Comments

      The short- and long-term outcomes after transcervical thymectomy have been previously reported. Our report of 100 consecutive patients noted a low morbidity rate and no perioperative deaths.
      • Calhoun RF
      • Ritter JH
      • Guthrie TJ
      • et al.
      Results of transcervical thymectomy for myasthenia gravis in 100 consecutive patients.
      The complication rate was 8%, including one seizure, one deep vein thrombosis, one myasthenic crisis, and five episodes of postoperative pneumothorax. No phrenic nerve or recurrent laryngeal nerve injuries occurred. The mean operative time was 104 minutes and postoperative length of stay was just longer than 1 day. In this report, 78 patients had more than 12 months of follow-up and thus were available for long-term analysis. Overall, the median Osserman grade improved from 3 before surgery to 1 after surgery. Eighty-five percent (66 of 78) of the patients improved by 1 or more Osserman grades; 63% (49 of 78) improved by 2 or more Osserman grades. Thirty-five percent achieved complete remission, experiencing no symptoms and requiring no medications. This complete remission rate is as high as 50% if patients who are free of symptoms and off Mestinon therapy but maintained on low-dose steroid therapy at the preference of their neurologist are included. Seventy-one percent (55 of 78) were free of any generalized symptoms of weakness. Only one patient deteriorated by a single Osserman grade, and 14% of the patients (11 of 78) experienced no change in Osserman grade after thymectomy.
      The transcervical approach for thymectomy allows safe, complete removal of the thymus and provides clinical benefit equal to that from more extensive resections.
      • Bril V
      • Kojic J
      • Ilse WK
      • et al.
      Long-term clinical outcome after transcervical thymectomy for myasthenia gravis.
      The low morbidity and short hospitalization after transcervical thymectomy present minimal barriers and should improve the neurologists' willingness to refer suitable patients and increase the patients' acceptance of surgical therapy. In addition, the transcervical approach is attractive for older patients with less likelihood for improvement and for patients at higher risk for complications such as those on high-dose prednisone therapy. Early, safe, and complete thymectomy offers all of the benefits of surgical removal of the thymus to a patient with myasthenia with a minimal risk of morbidity and postoperative pain. The report by Gronseth suggested that multiple confounding variables prevent the comparison of results of uncontrolled trials and, as a result, there is no conclusive evidence of the superiority of one technique over another.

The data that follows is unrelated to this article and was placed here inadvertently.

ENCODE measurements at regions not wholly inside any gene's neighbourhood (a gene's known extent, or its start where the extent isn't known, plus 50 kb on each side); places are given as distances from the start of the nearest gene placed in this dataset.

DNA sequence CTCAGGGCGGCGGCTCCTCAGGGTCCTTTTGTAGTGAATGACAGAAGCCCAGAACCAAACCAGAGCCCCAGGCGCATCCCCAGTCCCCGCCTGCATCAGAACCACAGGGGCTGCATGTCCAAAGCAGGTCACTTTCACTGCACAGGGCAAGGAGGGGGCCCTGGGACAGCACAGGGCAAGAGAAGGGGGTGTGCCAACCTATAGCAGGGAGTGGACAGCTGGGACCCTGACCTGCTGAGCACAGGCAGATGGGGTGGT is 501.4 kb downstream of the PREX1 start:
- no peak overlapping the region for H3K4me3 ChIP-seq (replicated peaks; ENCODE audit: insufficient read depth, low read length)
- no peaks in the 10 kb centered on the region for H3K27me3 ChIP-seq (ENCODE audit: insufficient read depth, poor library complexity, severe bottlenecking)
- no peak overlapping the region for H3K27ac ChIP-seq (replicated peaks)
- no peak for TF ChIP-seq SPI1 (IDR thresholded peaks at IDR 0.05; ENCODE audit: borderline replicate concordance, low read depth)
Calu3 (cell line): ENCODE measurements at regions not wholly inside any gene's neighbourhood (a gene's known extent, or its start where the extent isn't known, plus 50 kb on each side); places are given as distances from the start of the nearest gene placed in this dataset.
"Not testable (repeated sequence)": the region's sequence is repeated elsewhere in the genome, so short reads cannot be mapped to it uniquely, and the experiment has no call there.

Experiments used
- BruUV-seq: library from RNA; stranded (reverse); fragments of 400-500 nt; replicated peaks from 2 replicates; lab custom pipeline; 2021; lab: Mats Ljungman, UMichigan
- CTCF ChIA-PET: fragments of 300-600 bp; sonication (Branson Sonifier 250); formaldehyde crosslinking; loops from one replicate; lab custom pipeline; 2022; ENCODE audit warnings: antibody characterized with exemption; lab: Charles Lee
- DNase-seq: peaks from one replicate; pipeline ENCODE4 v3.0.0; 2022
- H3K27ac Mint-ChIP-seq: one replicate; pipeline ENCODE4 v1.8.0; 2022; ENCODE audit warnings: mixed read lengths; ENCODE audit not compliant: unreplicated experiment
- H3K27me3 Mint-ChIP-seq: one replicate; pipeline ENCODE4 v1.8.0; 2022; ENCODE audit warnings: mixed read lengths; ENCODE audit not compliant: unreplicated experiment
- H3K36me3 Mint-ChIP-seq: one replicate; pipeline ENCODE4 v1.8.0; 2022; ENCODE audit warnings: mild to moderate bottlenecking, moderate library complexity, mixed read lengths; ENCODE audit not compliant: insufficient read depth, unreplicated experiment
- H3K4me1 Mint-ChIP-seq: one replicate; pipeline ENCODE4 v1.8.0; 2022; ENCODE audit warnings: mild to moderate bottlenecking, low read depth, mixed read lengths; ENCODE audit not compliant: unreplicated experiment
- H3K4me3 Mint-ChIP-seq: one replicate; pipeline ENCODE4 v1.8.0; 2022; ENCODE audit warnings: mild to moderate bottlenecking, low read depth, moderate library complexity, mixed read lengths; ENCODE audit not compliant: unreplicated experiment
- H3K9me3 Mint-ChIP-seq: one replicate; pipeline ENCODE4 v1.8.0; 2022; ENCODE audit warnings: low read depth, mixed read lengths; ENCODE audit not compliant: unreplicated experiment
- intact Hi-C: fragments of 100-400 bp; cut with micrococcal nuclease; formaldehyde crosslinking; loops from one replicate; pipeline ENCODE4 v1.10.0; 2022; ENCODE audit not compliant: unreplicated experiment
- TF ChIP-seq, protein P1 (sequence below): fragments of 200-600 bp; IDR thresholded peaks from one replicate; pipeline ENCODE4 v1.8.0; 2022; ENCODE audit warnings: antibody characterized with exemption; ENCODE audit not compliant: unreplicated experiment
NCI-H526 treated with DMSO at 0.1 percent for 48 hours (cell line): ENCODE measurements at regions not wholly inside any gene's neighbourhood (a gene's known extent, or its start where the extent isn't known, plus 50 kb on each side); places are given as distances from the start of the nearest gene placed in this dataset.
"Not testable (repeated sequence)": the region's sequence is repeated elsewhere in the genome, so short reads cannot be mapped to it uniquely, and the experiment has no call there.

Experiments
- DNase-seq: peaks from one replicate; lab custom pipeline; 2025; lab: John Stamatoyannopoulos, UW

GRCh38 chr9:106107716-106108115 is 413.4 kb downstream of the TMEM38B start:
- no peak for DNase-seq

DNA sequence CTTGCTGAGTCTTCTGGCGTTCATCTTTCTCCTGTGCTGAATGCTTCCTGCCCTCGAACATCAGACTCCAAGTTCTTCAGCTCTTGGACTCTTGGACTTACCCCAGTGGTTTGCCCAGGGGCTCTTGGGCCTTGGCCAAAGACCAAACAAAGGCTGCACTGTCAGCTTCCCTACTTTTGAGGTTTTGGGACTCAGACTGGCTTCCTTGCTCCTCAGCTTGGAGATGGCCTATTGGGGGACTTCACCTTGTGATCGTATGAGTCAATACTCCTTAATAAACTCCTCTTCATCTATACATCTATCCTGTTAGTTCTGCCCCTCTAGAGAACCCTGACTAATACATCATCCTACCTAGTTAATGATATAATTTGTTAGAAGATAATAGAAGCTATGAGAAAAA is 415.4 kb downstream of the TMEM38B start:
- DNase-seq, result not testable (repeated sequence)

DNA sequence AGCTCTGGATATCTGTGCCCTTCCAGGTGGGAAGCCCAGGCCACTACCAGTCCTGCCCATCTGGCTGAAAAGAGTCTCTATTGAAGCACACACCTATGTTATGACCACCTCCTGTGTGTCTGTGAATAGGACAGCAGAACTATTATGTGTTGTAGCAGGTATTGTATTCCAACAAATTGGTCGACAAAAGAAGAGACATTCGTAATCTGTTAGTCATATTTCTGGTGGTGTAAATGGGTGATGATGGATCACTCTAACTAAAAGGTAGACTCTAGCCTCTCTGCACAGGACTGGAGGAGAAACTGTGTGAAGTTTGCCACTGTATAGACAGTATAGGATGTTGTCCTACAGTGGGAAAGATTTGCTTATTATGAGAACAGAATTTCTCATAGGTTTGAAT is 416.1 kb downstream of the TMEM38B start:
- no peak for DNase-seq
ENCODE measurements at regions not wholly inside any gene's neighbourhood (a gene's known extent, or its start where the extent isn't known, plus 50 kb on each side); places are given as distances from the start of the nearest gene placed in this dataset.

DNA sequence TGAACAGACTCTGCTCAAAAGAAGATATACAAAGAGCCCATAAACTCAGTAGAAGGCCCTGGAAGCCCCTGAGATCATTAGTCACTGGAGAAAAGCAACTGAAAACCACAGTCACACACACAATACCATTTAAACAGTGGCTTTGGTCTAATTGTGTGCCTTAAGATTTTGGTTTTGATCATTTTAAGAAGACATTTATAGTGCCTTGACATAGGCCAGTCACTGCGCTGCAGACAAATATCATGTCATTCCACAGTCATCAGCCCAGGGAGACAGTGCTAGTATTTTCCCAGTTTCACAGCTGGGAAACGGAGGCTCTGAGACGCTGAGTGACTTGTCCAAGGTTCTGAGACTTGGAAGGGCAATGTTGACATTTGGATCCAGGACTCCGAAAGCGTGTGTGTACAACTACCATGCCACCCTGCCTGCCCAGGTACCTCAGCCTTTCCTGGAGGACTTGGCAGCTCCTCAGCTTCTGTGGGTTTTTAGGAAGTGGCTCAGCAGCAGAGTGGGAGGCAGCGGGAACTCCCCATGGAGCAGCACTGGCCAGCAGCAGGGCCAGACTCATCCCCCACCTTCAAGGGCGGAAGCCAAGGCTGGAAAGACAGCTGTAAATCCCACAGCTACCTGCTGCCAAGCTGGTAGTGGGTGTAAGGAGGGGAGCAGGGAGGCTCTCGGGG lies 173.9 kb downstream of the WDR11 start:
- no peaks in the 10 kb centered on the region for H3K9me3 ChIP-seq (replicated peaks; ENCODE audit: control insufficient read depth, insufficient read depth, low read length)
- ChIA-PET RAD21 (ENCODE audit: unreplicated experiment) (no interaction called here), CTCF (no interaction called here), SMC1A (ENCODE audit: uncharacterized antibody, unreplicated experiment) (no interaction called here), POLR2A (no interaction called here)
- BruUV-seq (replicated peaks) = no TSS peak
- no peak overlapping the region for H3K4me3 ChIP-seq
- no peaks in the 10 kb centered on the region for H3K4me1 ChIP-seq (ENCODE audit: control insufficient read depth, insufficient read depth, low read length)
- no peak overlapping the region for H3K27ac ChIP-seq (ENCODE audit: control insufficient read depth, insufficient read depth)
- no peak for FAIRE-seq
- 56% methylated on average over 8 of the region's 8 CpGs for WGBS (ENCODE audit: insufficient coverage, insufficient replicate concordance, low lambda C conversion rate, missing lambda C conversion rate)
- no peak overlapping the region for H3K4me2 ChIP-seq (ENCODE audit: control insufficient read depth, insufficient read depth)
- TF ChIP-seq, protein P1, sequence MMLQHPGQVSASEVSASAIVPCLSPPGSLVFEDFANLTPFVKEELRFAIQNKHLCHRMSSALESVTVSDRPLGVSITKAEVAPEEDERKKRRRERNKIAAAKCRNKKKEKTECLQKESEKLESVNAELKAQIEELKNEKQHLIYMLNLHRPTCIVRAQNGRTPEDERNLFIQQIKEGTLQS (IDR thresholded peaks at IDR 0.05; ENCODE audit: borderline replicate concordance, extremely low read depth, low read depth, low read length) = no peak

• Gronseth GS
      • Barohn RJ
      Practice parameter: Thymectomy for autoimmune myasthenia gravis (an evidence-based review). Report of the Quality Standards Subcommittee of the American Academy of Neurology.

      References

        • Deeb ME
        • Brinster CJ
        • Kucharzuk J
        • et al.
        Expanded indications for transcervical thymectomy in the management of anterior mediastinal masses.
        Ann Thorac Surg. 2001; 72: 208-211
        • Calhoun RF
        • Ritter JH
        • Guthrie TJ
        • et al.
        Results of transcervical thymectomy for myasthenia gravis in 100 consecutive patients.
        Ann Surg. 1999; 230: 555-561
        • Bril V
        • Kojic J
        • Ilse WK
        • et al.
        Long-term clinical outcome after transcervical thymectomy for myasthenia gravis.
        Ann Thorac Surg. 1998; 65: 1520-1522
        • Gronseth GS
        • Barohn RJ
        Practice parameter: Thymectomy for autoimmune myasthenia gravis (an evidence-based review). Report of the Quality Standards Subcommittee of the American Academy of Neurology.
        Neurology. 2000; 55: 7-15